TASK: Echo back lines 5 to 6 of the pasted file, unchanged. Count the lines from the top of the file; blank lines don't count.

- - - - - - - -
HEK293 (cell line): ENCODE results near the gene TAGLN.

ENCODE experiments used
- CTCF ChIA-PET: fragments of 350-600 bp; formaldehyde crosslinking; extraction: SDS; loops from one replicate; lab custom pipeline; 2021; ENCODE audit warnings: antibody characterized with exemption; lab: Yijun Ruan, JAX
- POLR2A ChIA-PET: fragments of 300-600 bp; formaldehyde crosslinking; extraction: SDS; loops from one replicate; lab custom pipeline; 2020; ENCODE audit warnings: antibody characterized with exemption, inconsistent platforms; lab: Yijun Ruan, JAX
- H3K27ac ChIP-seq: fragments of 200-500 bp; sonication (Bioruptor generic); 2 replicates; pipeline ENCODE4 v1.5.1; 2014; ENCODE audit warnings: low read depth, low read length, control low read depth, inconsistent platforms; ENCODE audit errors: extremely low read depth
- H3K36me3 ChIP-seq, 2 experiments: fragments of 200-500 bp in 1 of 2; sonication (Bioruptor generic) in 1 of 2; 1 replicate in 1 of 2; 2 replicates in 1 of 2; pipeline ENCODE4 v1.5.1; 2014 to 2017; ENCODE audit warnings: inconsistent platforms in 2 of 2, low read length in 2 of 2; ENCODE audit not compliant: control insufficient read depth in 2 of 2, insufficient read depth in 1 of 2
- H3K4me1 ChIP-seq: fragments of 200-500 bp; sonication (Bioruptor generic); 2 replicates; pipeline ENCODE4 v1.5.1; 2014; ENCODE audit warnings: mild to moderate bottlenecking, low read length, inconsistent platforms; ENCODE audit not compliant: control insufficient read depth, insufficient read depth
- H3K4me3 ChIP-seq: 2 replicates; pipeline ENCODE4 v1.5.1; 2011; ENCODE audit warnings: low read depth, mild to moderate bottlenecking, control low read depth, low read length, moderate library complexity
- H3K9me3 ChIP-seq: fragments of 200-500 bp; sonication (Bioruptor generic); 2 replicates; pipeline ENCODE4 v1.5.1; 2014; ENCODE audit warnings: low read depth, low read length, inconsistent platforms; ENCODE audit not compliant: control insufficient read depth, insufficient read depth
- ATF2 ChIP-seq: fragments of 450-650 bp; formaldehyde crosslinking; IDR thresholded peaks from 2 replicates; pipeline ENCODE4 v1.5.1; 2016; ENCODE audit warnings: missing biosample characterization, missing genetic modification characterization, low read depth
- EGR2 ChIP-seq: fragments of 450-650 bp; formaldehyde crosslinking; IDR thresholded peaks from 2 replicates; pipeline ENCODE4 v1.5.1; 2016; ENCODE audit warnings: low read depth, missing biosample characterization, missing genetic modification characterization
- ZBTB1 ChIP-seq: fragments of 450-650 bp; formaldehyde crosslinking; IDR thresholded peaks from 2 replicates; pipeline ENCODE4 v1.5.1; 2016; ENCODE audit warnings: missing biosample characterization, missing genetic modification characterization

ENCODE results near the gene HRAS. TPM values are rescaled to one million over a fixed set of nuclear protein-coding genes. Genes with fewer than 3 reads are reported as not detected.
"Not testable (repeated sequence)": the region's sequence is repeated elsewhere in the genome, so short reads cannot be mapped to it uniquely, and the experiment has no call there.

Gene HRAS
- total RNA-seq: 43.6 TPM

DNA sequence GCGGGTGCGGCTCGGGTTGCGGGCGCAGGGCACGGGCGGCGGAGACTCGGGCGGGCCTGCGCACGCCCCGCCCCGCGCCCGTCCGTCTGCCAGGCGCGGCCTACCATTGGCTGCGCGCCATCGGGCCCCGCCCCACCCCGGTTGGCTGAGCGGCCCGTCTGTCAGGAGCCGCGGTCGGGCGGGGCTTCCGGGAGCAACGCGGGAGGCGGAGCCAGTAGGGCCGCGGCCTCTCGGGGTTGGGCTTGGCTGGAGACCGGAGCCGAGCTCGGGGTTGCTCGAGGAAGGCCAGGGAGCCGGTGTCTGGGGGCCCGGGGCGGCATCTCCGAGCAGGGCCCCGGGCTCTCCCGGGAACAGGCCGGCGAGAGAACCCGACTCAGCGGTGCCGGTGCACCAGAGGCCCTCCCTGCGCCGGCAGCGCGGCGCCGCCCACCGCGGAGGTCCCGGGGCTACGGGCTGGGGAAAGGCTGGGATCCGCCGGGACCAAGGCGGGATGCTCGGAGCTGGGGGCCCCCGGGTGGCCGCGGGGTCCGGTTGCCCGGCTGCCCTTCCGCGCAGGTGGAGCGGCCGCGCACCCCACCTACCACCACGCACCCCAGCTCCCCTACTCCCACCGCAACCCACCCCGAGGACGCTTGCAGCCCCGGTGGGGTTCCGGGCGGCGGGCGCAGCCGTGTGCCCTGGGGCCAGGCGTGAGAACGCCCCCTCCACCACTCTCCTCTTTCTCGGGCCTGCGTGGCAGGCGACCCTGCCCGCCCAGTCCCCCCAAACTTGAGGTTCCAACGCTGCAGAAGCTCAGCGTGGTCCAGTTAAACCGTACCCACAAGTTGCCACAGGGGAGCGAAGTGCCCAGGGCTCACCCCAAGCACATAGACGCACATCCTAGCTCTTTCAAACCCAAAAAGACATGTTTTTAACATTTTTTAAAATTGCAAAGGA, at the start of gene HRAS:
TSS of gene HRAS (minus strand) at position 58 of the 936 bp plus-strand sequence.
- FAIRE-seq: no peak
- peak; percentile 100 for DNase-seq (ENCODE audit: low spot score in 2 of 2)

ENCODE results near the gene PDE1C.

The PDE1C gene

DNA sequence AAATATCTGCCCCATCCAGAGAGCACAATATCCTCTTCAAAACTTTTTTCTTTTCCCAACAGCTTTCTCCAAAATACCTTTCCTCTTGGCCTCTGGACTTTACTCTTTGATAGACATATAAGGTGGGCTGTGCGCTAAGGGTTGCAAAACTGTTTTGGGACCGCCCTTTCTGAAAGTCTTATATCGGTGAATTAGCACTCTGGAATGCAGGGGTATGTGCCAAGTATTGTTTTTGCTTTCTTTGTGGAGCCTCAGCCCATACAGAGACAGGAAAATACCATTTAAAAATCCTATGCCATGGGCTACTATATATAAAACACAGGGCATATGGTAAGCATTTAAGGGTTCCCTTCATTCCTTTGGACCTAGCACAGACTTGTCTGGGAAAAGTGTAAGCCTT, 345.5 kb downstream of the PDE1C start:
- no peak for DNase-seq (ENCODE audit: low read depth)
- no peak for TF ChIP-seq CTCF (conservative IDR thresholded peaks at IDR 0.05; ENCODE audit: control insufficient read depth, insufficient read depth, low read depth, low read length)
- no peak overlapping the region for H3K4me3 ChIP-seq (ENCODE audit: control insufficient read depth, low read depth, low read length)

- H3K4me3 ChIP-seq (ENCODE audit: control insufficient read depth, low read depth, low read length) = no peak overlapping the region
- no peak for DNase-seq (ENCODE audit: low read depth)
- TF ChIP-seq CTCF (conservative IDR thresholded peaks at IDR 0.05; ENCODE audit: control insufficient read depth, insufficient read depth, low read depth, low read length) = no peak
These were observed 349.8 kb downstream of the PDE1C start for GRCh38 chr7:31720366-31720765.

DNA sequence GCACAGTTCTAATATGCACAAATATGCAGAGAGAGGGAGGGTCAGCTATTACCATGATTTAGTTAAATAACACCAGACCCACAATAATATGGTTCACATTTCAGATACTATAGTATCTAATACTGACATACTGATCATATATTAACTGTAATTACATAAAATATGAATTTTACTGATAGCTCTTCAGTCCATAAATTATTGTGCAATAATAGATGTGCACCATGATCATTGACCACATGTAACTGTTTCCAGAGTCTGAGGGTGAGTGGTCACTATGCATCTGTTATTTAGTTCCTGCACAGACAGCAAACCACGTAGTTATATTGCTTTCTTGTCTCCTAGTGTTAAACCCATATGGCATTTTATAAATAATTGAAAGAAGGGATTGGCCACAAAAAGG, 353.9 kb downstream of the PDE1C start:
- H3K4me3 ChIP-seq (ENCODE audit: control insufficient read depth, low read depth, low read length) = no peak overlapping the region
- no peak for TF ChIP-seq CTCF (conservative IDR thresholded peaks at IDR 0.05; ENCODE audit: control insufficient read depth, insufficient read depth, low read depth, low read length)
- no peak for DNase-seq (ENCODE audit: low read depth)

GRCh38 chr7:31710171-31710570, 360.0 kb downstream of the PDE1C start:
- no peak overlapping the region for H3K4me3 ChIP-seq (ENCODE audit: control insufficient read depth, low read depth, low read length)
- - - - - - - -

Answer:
- H3K27ac ChIP-seq: fragments of 200-500 bp; sonication (Bioruptor generic); 2 replicates; pipeline ENCODE4 v1.5.1; 2014; ENCODE audit warnings: low read depth, low read length, control low read depth, inconsistent platforms; ENCODE audit errors: extremely low read depth
- H3K36me3 ChIP-seq, 2 experiments: fragments of 200-500 bp in 1 of 2; sonication (Bioruptor generic) in 1 of 2; 1 replicate in 1 of 2; 2 replicates in 1 of 2; pipeline ENCODE4 v1.5.1; 2014 to 2017; ENCODE audit warnings: inconsistent platforms in 2 of 2, low read length in 2 of 2; ENCODE audit not compliant: control insufficient read depth in 2 of 2, insufficient read depth in 1 of 2